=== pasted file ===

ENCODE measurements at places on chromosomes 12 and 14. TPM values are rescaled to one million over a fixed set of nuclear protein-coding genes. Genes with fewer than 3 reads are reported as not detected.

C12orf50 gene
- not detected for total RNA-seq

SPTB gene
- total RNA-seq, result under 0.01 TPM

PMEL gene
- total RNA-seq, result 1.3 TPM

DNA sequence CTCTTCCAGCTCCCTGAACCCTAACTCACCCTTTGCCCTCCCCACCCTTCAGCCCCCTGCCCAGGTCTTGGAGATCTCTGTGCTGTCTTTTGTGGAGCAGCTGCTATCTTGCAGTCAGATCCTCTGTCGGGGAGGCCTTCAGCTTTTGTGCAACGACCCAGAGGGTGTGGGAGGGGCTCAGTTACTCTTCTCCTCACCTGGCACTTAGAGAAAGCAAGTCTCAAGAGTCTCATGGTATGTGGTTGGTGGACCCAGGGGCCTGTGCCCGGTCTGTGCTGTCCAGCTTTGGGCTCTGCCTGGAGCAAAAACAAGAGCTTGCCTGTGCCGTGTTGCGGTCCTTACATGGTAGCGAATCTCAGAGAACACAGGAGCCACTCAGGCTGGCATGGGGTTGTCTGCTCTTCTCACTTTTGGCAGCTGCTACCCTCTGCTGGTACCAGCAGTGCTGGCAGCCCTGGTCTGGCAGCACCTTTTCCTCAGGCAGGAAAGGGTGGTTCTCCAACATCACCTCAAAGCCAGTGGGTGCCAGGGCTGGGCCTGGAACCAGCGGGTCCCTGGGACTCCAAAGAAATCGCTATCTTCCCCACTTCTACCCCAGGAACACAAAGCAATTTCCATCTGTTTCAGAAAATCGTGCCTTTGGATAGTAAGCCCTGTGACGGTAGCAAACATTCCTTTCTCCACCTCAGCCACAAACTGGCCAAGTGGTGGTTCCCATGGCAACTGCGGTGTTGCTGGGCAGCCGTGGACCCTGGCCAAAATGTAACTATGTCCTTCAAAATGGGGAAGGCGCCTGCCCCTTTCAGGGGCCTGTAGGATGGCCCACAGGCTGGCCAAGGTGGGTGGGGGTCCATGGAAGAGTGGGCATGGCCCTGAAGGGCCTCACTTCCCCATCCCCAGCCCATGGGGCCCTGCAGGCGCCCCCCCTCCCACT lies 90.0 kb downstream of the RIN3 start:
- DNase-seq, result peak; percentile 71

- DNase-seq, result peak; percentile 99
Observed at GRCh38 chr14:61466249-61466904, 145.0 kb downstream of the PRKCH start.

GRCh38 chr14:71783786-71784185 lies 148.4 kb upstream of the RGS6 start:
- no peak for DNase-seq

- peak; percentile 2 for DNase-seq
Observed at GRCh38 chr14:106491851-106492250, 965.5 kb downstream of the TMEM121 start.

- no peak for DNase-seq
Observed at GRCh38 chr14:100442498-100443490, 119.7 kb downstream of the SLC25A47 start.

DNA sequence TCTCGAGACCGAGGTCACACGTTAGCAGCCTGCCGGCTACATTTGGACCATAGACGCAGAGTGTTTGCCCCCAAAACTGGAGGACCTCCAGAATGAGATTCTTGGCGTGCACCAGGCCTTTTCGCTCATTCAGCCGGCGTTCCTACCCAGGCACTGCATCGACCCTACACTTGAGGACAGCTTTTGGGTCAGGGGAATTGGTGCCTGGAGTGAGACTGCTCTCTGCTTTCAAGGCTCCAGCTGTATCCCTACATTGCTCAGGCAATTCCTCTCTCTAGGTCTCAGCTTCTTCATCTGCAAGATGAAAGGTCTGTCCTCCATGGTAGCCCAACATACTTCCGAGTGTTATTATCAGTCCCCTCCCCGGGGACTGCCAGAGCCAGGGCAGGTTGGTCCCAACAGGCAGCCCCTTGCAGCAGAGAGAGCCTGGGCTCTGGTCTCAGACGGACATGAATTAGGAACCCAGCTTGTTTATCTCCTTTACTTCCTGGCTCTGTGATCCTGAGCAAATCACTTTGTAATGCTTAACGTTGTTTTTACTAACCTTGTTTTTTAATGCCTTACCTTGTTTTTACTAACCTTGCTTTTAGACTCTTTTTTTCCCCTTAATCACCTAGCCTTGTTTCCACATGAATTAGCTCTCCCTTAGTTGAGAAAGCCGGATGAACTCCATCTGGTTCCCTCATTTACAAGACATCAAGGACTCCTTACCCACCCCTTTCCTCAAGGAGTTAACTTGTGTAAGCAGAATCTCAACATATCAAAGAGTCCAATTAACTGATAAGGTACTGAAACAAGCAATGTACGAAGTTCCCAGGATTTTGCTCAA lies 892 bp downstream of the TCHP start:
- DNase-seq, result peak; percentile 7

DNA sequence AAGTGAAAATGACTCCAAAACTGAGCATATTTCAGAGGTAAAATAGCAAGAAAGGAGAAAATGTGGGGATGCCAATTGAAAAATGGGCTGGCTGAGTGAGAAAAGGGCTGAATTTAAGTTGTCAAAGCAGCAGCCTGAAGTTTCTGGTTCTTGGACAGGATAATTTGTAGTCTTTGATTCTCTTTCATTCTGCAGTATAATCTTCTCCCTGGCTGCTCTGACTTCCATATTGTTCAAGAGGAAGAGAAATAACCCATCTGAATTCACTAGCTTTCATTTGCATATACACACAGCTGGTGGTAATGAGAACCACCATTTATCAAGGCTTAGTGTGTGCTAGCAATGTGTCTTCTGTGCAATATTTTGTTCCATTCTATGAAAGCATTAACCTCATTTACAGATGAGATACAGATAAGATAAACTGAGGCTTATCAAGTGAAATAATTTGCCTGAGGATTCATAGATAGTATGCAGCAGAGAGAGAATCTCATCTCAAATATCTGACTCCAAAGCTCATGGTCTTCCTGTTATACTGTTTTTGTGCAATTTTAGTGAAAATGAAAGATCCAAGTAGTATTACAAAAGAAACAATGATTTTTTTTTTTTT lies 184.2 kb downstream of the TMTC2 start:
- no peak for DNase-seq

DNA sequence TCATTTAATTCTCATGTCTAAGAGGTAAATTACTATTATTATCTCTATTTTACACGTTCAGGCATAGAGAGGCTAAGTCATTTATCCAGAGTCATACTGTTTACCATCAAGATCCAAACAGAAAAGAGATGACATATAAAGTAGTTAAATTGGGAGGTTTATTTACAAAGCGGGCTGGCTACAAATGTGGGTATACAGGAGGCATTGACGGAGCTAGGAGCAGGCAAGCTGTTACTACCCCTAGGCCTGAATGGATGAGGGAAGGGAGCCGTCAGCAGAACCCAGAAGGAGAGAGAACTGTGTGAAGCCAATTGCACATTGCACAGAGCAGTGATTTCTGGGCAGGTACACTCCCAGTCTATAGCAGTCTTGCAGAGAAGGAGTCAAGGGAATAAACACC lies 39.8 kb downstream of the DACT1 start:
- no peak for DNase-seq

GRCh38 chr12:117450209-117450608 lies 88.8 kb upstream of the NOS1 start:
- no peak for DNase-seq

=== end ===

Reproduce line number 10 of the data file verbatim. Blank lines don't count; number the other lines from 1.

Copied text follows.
- DNase-seq, result peak; percentile 99